Thirty years ago, for example, the residents of the Pembroke Estate (previously blogged here) were living in very poor conditions, overlooked by the municipality and isolated from any story of a thriving 80s Britain. Finding their own community within, they applied and won a substantial amount of money to re-design and build their estate – a triumphant story.
Today they have new challenges, needing to grow their idea of community to embrace other estates and homes in the area in order to flourish. But they have an internal structure that encourages diversity and new initiatives now: they seem determined to keep developing.
Interesting that South Devon, embracing both Totnes and Plymouth, voted Leave. This may be an indication of how far the community has to go to attract more participation and collaboration in the project for cohesion and local autonomy. Or we could understand the vote as a confirmation of that ideal and status. A Leave vote is simply not as easy to understand as the mainstream newspapers would have us believe.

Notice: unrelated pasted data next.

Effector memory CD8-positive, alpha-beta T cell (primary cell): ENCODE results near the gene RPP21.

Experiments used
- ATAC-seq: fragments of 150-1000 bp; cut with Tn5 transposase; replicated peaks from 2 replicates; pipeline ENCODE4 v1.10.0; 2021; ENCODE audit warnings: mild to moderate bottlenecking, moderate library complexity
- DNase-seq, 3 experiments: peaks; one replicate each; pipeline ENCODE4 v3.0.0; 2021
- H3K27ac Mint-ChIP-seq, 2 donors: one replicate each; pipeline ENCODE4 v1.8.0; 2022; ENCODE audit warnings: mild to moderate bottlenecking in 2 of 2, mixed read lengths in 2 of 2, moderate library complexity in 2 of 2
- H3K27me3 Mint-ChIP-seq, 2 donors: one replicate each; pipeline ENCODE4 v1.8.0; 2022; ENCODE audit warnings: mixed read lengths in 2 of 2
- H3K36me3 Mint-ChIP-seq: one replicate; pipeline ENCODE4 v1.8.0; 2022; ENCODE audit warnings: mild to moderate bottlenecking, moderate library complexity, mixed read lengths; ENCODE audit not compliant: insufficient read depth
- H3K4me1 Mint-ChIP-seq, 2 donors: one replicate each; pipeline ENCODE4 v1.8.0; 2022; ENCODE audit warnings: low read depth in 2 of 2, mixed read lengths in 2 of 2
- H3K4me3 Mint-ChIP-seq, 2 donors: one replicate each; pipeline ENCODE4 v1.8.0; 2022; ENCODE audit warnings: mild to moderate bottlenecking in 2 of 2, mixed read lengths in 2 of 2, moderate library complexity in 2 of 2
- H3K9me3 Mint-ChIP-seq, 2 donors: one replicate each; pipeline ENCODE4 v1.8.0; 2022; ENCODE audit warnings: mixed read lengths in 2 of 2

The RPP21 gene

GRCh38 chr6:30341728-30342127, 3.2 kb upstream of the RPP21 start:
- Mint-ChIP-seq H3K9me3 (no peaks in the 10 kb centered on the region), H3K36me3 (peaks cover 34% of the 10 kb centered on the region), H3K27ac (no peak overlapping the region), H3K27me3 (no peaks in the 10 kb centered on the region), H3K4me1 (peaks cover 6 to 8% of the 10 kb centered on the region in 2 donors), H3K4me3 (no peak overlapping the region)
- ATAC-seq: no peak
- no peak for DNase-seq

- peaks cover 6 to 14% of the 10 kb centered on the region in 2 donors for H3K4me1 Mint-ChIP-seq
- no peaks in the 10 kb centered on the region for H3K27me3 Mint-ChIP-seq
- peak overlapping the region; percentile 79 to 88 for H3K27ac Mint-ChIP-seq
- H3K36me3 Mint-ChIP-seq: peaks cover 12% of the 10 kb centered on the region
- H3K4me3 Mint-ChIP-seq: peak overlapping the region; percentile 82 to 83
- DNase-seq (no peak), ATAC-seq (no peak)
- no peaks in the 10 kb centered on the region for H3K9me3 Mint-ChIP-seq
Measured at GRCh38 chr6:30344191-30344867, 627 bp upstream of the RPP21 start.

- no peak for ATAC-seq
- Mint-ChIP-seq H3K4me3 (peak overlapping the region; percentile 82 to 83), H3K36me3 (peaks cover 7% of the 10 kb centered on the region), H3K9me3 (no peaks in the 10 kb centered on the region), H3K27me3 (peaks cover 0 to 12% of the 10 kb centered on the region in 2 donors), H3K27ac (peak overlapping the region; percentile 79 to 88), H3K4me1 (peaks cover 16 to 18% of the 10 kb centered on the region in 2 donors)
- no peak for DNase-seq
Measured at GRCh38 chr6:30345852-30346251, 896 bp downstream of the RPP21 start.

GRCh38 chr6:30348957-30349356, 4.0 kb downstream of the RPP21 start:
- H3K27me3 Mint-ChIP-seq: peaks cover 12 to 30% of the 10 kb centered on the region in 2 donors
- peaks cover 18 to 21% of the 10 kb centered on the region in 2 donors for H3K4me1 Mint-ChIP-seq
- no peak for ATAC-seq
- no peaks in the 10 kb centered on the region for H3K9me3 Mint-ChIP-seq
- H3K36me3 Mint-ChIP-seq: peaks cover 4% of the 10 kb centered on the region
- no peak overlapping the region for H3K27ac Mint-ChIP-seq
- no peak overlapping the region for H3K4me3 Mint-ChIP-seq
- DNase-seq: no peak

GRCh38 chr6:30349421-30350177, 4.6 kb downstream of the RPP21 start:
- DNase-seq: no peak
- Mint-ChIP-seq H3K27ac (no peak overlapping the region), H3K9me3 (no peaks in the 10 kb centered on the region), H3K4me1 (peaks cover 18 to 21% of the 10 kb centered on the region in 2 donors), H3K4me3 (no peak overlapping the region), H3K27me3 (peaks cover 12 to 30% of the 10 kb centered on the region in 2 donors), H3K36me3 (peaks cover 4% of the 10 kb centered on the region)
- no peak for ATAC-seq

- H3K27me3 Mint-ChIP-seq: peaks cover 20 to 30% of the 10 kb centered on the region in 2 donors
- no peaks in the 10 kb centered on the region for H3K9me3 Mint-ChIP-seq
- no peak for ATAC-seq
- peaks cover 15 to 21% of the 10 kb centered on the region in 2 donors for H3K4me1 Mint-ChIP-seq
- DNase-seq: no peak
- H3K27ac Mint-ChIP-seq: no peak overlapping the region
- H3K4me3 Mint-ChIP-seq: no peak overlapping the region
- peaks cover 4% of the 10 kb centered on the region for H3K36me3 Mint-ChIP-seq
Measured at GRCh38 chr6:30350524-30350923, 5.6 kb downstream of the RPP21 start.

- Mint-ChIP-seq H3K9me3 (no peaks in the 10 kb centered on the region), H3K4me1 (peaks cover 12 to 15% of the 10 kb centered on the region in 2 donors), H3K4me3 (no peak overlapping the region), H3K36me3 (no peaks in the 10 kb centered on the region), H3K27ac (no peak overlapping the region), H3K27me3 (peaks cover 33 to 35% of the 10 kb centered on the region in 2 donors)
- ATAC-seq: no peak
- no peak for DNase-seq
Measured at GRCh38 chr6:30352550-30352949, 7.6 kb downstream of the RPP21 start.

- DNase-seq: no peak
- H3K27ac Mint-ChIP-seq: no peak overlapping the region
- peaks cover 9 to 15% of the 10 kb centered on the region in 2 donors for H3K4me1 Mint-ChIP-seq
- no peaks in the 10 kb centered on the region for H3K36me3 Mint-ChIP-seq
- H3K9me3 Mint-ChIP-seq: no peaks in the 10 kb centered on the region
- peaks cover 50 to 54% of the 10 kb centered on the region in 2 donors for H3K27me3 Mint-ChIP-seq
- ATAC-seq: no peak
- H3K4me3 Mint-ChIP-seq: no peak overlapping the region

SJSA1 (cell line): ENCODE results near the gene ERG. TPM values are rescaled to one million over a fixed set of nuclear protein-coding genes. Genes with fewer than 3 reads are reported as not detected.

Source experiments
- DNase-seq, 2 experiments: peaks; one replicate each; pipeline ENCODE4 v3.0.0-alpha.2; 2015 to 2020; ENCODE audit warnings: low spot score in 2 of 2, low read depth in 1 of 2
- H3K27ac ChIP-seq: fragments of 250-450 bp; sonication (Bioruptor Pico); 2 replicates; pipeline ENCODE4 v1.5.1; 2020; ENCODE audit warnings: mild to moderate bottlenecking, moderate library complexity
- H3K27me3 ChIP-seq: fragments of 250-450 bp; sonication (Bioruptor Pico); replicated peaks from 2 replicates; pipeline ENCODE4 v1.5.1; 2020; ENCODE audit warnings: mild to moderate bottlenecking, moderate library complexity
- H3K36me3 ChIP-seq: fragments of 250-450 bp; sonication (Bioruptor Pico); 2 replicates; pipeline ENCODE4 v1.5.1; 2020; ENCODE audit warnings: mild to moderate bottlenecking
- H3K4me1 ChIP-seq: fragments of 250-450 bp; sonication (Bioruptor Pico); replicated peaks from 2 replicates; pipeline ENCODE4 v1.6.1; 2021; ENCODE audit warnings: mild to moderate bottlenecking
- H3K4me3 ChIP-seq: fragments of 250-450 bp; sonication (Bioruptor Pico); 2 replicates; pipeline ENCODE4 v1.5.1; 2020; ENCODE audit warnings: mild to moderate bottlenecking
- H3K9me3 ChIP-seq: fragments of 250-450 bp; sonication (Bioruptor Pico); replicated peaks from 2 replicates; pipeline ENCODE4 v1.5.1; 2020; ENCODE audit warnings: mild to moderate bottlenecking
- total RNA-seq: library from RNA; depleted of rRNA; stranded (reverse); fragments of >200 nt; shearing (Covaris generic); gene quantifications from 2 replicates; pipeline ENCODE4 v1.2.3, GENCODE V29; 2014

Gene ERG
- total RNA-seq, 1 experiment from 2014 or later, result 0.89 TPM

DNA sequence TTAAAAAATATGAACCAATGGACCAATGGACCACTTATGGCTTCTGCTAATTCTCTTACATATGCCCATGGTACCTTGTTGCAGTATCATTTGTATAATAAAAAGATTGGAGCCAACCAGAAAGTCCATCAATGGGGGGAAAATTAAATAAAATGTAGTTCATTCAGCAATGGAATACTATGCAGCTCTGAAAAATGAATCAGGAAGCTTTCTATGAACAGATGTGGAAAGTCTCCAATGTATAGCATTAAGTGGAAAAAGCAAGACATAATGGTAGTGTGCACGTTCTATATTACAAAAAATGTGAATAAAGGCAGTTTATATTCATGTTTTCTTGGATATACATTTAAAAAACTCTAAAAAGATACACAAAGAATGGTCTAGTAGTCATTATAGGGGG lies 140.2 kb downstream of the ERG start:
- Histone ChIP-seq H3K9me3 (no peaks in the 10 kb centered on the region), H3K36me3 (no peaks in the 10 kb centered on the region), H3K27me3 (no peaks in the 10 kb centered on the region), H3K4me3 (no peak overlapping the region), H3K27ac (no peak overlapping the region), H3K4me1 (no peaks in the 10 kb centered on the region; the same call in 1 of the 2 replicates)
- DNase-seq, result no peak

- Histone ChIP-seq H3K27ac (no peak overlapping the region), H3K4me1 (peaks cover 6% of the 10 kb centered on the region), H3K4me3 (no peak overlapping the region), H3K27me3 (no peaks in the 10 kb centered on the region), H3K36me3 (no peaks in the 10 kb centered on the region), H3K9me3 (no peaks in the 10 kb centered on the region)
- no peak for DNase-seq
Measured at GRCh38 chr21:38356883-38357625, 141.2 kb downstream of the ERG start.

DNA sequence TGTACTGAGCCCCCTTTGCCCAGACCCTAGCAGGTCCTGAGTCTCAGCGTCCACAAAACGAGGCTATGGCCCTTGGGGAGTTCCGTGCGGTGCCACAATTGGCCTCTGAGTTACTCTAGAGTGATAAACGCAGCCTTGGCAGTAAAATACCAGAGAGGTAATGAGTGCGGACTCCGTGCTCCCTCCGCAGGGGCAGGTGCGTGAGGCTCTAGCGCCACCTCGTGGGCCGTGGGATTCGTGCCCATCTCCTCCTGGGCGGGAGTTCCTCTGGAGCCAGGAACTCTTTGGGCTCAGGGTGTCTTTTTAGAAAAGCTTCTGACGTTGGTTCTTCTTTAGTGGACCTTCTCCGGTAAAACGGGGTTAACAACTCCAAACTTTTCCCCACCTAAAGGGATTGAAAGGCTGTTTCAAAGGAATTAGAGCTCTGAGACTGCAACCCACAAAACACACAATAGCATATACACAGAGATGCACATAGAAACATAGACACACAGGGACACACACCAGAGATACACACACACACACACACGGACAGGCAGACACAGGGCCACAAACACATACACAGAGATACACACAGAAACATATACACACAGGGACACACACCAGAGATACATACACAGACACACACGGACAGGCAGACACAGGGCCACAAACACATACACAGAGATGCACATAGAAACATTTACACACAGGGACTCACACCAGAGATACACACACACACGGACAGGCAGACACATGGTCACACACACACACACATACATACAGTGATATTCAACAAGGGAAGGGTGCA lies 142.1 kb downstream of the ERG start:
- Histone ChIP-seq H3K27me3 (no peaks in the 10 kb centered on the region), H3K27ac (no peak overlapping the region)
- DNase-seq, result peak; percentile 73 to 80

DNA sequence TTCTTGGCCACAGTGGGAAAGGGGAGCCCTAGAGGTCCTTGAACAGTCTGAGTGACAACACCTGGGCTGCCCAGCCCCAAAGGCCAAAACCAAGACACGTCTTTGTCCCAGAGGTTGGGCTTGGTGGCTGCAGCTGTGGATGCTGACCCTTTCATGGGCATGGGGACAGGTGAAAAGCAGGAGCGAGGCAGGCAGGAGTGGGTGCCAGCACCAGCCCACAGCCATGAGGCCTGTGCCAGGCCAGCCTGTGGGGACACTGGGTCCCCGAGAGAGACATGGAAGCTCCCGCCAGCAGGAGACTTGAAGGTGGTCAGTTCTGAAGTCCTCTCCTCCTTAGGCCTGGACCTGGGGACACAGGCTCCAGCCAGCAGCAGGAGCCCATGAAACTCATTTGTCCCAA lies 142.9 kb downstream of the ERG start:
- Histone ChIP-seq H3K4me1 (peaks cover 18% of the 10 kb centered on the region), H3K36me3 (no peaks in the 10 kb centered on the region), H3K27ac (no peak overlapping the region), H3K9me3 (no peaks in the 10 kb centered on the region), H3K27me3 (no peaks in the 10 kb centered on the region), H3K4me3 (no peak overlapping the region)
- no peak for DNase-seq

It is clear however, that there is plenty of energy for a genuine alternative social structure and culture in the region. As well as those mentioned above, there are similar clusters of multiple small initiatives turning into effective ecosystems right across the country. They all need to succeed in becoming more than the sum of their parts - and we all need to give them more attention. Not only the oxygen of publicity, but active networks and crowdsourced funds.
It’s our suspicion that this kind of move towards more local community and autonomy is available everywhere across these islands. In the face of painful, national-level dysfunction, turning towards people you could easily know – your neighbours and fellow residents – is something to consider.
What to do? Discover long term initiatives that are already happening in your area. Push for decision making processes that help you contribute directly to a climate target currently out of the reach at the national level. All these available actions could just make your daily life more hopeful.
Shifting our gaze from the toxic, disempowering mainstream spectacle could just be the lifestyle change we all need right now. And maybe one day, we’ll be grateful for Brexit as the event which gave birth to the new habits and practices that returned us to our communities, and ourselves. And as a direct consequence, saved our planet.